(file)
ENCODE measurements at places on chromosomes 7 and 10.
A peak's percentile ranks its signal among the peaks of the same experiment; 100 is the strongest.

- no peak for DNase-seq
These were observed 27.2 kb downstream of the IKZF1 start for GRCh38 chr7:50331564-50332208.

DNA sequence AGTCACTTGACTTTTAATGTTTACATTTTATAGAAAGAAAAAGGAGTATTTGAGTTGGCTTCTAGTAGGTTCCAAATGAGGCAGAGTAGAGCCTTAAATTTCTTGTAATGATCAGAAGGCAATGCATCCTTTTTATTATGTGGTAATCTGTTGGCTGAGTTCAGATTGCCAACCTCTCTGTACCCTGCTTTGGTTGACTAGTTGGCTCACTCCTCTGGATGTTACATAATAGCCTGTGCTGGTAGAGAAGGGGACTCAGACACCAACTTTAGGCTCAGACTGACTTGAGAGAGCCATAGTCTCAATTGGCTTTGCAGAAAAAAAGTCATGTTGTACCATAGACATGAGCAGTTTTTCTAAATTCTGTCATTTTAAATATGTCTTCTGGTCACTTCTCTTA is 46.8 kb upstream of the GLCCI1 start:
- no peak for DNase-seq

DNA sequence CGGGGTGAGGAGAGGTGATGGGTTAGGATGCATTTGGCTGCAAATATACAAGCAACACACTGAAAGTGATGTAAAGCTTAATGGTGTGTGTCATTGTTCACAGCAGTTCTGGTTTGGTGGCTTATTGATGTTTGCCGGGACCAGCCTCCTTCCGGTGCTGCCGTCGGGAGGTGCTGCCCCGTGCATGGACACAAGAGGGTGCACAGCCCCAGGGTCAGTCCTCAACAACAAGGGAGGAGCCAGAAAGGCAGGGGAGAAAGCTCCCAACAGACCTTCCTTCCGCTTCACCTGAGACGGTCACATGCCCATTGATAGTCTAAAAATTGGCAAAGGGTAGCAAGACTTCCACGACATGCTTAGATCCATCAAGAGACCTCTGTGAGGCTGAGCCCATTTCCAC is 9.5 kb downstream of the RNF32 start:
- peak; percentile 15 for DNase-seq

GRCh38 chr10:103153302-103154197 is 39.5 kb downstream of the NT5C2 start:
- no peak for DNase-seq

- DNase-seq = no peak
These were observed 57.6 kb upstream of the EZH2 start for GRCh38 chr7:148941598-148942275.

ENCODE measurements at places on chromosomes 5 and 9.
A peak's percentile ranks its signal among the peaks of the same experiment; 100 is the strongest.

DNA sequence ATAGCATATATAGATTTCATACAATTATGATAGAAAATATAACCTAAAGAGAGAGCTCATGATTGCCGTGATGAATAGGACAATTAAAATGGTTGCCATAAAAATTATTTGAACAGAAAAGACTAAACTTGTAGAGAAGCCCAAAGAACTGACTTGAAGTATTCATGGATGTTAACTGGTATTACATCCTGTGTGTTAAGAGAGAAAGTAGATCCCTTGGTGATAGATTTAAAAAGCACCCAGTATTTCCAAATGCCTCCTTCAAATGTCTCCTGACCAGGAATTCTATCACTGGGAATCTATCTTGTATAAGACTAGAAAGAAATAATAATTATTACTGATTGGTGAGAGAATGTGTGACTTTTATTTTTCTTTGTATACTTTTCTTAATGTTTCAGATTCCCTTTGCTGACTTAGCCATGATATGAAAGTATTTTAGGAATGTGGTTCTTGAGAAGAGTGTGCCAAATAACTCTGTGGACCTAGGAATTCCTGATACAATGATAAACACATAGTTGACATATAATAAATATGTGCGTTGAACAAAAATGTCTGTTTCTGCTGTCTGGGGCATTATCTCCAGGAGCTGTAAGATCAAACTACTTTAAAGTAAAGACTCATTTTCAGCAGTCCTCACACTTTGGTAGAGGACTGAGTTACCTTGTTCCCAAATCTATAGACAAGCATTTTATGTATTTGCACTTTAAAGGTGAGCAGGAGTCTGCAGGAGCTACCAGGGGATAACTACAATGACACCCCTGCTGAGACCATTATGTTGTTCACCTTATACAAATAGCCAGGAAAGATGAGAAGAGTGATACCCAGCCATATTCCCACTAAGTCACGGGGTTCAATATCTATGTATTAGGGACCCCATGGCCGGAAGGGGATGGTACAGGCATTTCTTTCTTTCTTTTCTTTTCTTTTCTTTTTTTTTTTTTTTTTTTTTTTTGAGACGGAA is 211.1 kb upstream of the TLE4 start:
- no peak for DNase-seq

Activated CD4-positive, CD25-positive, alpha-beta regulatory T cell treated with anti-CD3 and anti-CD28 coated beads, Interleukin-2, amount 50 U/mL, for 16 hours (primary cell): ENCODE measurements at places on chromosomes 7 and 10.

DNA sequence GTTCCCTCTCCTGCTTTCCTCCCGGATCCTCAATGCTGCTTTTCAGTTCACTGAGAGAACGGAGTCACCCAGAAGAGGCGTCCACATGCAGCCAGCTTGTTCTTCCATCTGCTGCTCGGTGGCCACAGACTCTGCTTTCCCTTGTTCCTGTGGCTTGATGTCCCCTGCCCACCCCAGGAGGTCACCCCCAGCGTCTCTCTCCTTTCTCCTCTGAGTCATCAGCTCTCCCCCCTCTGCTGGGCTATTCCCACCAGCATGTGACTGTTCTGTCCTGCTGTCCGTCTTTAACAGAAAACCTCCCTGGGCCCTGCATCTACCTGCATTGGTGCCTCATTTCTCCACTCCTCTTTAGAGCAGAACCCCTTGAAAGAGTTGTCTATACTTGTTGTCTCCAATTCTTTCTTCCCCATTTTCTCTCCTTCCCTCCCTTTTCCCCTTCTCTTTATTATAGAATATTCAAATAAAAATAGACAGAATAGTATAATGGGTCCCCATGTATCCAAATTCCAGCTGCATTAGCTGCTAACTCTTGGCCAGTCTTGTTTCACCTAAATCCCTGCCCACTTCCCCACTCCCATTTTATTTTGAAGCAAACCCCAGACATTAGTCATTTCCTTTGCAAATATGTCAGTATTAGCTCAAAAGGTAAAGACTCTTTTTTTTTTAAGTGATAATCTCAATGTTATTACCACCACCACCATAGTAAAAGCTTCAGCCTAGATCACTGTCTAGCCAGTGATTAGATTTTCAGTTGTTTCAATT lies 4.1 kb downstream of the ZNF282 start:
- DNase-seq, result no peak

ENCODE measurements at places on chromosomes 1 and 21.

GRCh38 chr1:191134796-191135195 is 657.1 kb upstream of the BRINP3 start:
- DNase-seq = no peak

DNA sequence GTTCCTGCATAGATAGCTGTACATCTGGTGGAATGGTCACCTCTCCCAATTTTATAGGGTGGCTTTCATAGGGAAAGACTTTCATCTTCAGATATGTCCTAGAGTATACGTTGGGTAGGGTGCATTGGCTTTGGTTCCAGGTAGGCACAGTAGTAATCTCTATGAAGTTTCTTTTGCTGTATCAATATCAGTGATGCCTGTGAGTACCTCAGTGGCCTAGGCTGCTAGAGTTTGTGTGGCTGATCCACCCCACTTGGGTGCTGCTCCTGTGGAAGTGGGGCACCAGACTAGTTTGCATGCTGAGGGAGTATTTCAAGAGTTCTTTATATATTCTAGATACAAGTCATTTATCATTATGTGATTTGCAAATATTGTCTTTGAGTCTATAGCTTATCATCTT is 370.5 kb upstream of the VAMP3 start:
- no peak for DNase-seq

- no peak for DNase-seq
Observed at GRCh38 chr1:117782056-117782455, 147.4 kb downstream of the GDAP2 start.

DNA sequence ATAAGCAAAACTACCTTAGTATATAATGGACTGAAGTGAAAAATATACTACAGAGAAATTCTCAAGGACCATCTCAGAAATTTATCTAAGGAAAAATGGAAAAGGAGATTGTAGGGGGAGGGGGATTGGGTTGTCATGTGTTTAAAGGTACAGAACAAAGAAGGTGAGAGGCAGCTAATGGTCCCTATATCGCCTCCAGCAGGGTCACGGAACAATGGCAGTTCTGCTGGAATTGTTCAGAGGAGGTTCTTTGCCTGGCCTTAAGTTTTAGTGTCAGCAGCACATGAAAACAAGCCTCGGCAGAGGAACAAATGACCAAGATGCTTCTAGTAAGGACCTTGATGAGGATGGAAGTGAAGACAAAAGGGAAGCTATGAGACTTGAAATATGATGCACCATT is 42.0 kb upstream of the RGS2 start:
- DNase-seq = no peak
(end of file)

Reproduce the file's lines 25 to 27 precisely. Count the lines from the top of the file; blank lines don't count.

- no peak for DNase-seq
Observed at GRCh38 chr1:117782056-117782455, 147.4 kb downstream of the GDAP2 start.

DNA sequence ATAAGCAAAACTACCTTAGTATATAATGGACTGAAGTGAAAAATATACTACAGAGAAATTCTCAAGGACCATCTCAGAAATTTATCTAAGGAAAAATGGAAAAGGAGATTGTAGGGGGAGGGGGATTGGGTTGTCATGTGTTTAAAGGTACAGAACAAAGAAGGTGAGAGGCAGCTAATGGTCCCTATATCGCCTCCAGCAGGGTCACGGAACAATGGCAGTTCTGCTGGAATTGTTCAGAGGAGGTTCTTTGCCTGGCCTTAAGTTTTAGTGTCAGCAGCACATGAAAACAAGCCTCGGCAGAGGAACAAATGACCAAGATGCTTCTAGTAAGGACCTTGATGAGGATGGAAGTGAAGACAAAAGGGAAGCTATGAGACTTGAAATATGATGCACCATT is 42.0 kb upstream of the RGS2 start: